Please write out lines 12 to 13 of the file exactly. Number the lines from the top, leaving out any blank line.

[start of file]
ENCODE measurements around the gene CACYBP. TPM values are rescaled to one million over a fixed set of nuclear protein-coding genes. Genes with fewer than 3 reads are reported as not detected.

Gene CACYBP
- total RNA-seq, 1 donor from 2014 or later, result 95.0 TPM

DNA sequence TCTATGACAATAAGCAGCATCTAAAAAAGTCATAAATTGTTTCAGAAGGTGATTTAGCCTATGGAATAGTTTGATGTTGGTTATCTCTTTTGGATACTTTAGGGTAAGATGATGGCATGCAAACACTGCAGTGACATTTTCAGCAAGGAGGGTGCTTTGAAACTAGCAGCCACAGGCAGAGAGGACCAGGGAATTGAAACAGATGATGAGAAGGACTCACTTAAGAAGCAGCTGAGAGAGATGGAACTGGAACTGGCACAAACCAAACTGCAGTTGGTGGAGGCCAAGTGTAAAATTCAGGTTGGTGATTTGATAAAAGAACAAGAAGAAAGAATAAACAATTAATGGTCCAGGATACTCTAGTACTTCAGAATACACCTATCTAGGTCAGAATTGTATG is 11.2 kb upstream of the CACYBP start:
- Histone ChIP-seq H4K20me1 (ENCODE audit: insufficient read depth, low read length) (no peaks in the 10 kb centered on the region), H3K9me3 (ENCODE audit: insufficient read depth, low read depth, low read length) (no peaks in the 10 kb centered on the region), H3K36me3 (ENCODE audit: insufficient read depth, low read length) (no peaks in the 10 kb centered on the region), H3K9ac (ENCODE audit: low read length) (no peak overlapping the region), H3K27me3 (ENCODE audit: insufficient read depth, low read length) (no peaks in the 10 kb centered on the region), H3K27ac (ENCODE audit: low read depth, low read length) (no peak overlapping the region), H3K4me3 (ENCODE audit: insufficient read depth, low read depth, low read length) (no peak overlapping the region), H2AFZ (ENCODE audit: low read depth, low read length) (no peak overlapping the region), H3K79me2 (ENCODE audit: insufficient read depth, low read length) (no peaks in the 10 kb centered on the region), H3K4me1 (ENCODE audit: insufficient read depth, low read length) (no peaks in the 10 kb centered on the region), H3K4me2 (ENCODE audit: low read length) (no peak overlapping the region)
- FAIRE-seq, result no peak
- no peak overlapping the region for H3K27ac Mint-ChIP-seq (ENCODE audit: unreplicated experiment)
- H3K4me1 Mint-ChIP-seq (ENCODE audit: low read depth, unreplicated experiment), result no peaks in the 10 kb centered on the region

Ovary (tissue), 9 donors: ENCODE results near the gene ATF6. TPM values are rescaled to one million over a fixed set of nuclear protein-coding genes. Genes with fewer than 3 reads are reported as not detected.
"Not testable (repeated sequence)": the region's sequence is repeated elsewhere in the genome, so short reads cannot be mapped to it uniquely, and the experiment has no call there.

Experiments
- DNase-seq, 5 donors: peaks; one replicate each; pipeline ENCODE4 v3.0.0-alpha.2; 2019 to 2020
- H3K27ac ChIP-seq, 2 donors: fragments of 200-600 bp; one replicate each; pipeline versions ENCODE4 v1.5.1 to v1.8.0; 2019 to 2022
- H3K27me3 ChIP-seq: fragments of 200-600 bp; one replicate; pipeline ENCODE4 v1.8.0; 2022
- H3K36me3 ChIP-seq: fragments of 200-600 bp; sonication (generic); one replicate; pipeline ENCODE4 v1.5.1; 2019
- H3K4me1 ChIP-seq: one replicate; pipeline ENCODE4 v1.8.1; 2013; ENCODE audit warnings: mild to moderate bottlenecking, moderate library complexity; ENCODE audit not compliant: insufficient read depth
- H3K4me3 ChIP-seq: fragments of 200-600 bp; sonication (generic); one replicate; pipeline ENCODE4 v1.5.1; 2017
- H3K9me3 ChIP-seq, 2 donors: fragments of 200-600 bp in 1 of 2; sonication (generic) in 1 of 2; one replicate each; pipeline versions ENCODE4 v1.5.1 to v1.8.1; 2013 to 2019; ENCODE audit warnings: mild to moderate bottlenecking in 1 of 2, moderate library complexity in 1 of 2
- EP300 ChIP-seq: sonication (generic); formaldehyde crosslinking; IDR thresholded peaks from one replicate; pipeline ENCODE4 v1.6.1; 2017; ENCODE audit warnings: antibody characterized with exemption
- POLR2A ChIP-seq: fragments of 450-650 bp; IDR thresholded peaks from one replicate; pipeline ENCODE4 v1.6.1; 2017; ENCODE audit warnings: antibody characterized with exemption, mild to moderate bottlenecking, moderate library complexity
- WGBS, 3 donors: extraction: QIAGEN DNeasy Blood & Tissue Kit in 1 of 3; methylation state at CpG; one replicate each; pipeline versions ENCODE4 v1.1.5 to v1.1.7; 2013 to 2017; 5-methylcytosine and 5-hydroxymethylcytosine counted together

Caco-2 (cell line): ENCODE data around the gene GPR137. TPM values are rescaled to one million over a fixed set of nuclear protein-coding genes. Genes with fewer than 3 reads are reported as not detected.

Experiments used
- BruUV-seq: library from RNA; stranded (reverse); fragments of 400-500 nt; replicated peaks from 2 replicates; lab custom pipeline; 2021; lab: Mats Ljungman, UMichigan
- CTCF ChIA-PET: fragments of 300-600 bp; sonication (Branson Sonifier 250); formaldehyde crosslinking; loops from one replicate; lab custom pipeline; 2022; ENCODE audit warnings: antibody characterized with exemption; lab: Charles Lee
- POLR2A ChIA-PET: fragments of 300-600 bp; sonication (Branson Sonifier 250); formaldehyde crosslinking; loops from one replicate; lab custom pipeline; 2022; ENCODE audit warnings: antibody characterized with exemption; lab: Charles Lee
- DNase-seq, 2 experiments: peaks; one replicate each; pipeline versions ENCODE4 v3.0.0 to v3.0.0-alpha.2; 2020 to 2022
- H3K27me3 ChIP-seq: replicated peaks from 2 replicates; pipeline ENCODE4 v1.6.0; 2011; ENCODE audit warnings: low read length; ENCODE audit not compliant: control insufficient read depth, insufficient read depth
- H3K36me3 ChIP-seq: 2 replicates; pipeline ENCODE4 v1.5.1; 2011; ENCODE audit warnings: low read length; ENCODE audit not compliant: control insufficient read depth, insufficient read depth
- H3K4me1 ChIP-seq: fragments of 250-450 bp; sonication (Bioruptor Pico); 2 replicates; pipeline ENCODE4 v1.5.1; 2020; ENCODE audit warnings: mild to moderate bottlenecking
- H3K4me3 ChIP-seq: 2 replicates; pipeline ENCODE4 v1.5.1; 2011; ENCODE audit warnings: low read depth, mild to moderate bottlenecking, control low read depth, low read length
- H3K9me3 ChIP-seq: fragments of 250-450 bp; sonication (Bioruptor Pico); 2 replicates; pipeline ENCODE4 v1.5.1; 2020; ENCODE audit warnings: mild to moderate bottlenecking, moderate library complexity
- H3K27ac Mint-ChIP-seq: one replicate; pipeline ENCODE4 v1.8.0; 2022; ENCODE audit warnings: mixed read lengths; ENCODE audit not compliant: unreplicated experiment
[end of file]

- DNase-seq, 5 donors: peaks; one replicate each; pipeline ENCODE4 v3.0.0-alpha.2; 2019 to 2020
- H3K27ac ChIP-seq, 2 donors: fragments of 200-600 bp; one replicate each; pipeline versions ENCODE4 v1.5.1 to v1.8.0; 2019 to 2022